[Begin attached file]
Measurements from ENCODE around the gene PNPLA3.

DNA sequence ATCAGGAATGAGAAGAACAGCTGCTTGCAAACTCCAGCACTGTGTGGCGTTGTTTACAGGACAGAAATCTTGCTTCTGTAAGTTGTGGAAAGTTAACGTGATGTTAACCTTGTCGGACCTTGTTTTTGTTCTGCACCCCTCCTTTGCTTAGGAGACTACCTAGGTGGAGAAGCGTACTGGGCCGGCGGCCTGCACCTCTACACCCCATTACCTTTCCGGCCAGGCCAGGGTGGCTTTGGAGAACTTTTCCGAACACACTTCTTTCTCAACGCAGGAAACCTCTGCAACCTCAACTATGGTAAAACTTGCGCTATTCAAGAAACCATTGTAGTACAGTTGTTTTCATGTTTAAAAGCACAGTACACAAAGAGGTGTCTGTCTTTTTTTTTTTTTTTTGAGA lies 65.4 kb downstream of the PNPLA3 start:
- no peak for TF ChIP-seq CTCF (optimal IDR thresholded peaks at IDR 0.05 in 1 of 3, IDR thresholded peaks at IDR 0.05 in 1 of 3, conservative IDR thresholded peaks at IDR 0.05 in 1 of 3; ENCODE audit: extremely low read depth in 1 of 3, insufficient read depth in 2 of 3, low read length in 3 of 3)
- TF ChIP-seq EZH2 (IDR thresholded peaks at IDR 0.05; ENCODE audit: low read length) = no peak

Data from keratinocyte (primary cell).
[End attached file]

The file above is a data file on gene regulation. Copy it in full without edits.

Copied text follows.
Measurements from ENCODE around the gene PNPLA3.

DNA sequence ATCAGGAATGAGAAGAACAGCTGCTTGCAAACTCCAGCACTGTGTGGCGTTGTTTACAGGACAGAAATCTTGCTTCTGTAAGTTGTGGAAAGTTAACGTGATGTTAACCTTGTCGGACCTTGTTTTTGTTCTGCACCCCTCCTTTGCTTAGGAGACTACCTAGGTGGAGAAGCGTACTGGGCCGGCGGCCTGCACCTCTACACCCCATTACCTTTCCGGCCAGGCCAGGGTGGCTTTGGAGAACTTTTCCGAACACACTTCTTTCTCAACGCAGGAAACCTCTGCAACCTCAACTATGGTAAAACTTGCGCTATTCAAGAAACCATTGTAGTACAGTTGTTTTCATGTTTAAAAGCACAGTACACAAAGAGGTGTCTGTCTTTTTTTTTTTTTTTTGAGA lies 65.4 kb downstream of the PNPLA3 start:
- no peak for TF ChIP-seq CTCF (optimal IDR thresholded peaks at IDR 0.05 in 1 of 3, IDR thresholded peaks at IDR 0.05 in 1 of 3, conservative IDR thresholded peaks at IDR 0.05 in 1 of 3; ENCODE audit: extremely low read depth in 1 of 3, insufficient read depth in 2 of 3, low read length in 3 of 3)
- TF ChIP-seq EZH2 (IDR thresholded peaks at IDR 0.05; ENCODE audit: low read length) = no peak

Data from keratinocyte (primary cell).